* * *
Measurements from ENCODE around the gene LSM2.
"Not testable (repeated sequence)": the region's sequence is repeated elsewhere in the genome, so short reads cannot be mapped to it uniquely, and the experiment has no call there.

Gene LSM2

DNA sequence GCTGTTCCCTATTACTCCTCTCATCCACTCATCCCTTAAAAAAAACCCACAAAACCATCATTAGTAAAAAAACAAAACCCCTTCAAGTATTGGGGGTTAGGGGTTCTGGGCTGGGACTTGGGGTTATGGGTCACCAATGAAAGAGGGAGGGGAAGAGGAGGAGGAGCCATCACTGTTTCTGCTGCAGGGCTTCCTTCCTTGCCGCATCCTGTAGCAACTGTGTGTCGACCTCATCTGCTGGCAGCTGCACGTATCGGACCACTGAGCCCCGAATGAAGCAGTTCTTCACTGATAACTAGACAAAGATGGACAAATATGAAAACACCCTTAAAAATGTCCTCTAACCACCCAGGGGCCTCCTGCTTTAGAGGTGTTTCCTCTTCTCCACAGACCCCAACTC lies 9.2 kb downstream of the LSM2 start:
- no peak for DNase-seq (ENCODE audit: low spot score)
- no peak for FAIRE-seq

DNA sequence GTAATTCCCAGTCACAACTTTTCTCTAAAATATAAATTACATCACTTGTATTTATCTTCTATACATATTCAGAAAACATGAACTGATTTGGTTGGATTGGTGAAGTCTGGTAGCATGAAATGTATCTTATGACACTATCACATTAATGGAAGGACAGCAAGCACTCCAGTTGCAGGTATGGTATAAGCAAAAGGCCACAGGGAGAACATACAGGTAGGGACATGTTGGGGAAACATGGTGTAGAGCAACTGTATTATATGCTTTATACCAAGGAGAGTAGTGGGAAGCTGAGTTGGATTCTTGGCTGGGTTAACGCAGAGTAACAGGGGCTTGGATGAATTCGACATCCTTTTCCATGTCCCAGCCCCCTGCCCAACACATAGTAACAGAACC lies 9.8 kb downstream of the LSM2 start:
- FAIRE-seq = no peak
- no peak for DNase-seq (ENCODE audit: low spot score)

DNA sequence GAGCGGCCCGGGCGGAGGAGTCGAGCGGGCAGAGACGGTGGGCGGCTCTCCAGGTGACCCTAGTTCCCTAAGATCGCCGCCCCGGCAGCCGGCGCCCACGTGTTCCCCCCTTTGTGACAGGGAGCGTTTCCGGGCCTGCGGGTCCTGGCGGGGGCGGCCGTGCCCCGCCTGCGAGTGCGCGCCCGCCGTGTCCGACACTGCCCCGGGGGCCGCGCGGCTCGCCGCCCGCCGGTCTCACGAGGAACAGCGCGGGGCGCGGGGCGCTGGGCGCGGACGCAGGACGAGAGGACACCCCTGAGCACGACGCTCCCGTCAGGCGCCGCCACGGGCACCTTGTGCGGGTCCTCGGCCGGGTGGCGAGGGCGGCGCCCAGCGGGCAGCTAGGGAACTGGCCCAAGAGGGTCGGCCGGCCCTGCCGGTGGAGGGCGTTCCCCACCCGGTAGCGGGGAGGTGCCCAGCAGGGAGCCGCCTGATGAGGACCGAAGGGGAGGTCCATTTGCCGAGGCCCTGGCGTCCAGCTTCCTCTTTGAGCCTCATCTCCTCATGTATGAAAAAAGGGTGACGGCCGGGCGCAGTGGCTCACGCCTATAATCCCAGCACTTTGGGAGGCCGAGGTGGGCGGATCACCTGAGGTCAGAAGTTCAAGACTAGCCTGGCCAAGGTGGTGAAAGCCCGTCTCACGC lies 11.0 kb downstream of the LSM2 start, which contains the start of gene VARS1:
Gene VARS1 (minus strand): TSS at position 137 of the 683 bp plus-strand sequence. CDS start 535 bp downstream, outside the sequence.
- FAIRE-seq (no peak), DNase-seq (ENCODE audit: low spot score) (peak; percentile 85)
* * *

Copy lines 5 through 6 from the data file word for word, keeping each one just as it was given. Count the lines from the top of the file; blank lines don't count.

- no peak for DNase-seq (ENCODE audit: low spot score)
- no peak for FAIRE-seq